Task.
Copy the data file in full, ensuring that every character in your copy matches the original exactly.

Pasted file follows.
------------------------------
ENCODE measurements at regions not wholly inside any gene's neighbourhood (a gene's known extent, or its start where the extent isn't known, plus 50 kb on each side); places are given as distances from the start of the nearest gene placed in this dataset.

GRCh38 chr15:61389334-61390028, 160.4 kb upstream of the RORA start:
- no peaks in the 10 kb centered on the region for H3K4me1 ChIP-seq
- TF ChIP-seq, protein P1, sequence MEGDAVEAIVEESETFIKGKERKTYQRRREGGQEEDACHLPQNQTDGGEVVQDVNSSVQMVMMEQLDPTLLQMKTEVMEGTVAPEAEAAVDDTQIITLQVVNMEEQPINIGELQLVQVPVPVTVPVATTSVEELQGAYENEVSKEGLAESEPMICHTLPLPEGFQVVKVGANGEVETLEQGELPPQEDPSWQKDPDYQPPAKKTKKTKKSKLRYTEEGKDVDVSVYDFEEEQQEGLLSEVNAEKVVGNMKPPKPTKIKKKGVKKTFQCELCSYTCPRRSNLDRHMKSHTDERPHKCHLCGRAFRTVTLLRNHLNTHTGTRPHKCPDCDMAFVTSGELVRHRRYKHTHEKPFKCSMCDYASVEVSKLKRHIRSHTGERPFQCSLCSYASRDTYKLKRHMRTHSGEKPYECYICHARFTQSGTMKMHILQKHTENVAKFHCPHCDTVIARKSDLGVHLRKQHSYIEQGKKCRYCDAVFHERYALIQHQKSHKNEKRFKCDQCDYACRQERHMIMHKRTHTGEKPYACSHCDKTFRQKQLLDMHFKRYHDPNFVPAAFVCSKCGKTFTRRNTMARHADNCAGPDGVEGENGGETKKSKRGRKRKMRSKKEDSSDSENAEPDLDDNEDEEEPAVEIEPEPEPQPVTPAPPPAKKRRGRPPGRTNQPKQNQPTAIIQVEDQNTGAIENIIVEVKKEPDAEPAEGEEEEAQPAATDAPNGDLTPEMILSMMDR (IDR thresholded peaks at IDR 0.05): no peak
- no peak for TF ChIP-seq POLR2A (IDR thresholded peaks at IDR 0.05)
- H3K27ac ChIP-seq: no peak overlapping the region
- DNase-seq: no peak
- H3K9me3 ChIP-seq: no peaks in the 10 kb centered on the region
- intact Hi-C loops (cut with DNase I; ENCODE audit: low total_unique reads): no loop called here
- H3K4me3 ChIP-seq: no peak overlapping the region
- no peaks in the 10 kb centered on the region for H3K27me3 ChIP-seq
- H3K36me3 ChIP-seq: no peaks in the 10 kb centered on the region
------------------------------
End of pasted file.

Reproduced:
ENCODE measurements at regions not wholly inside any gene's neighbourhood (a gene's known extent, or its start where the extent isn't known, plus 50 kb on each side); places are given as distances from the start of the nearest gene placed in this dataset.

GRCh38 chr15:61389334-61390028, 160.4 kb upstream of the RORA start:
- no peaks in the 10 kb centered on the region for H3K4me1 ChIP-seq
- TF ChIP-seq, protein P1, sequence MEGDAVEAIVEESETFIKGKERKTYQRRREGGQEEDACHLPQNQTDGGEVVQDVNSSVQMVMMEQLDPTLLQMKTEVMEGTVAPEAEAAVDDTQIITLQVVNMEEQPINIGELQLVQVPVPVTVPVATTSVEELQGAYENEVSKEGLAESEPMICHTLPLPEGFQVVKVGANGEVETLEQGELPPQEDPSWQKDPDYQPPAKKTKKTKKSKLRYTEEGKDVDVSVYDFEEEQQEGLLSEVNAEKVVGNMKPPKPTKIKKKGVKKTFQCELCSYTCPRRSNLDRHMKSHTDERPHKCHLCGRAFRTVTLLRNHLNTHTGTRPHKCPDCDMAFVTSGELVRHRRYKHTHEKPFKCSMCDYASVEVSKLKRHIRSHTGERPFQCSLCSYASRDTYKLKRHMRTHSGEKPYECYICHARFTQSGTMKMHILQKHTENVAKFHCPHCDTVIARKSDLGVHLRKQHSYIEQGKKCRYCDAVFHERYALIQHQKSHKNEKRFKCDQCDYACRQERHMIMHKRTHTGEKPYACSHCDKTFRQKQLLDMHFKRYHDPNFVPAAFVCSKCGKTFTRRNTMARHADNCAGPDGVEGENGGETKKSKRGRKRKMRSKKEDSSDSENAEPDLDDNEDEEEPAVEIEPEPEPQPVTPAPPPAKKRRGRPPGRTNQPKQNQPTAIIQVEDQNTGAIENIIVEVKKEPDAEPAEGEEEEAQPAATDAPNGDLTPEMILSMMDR (IDR thresholded peaks at IDR 0.05): no peak
- no peak for TF ChIP-seq POLR2A (IDR thresholded peaks at IDR 0.05)
- H3K27ac ChIP-seq: no peak overlapping the region
- DNase-seq: no peak
- H3K9me3 ChIP-seq: no peaks in the 10 kb centered on the region
- intact Hi-C loops (cut with DNase I; ENCODE audit: low total_unique reads): no loop called here
- H3K4me3 ChIP-seq: no peak overlapping the region
- no peaks in the 10 kb centered on the region for H3K27me3 ChIP-seq
- H3K36me3 ChIP-seq: no peaks in the 10 kb centered on the region